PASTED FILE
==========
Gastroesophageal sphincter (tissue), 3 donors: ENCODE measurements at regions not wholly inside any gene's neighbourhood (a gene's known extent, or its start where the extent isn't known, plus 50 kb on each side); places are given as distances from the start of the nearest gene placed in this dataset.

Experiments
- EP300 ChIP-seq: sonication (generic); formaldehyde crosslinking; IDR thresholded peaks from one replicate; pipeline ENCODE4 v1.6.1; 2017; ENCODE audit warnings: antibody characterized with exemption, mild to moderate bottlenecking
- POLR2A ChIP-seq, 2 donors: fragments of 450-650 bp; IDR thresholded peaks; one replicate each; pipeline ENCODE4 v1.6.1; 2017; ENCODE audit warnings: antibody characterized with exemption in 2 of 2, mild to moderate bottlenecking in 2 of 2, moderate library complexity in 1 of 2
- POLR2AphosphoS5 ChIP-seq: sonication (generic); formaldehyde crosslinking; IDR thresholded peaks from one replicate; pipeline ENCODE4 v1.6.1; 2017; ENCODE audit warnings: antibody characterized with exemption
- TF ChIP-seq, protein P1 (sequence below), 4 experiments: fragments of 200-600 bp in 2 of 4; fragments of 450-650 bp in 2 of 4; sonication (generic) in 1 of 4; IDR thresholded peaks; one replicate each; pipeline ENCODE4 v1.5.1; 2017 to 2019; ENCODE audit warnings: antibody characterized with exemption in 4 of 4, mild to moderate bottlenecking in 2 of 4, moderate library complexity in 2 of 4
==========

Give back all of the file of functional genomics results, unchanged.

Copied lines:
Gastroesophageal sphincter (tissue), 3 donors: ENCODE measurements at regions not wholly inside any gene's neighbourhood (a gene's known extent, or its start where the extent isn't known, plus 50 kb on each side); places are given as distances from the start of the nearest gene placed in this dataset.

Experiments
- EP300 ChIP-seq: sonication (generic); formaldehyde crosslinking; IDR thresholded peaks from one replicate; pipeline ENCODE4 v1.6.1; 2017; ENCODE audit warnings: antibody characterized with exemption, mild to moderate bottlenecking
- POLR2A ChIP-seq, 2 donors: fragments of 450-650 bp; IDR thresholded peaks; one replicate each; pipeline ENCODE4 v1.6.1; 2017; ENCODE audit warnings: antibody characterized with exemption in 2 of 2, mild to moderate bottlenecking in 2 of 2, moderate library complexity in 1 of 2
- POLR2AphosphoS5 ChIP-seq: sonication (generic); formaldehyde crosslinking; IDR thresholded peaks from one replicate; pipeline ENCODE4 v1.6.1; 2017; ENCODE audit warnings: antibody characterized with exemption
- TF ChIP-seq, protein P1 (sequence below), 4 experiments: fragments of 200-600 bp in 2 of 4; fragments of 450-650 bp in 2 of 4; sonication (generic) in 1 of 4; IDR thresholded peaks; one replicate each; pipeline ENCODE4 v1.5.1; 2017 to 2019; ENCODE audit warnings: antibody characterized with exemption in 4 of 4, mild to moderate bottlenecking in 2 of 4, moderate library complexity in 2 of 4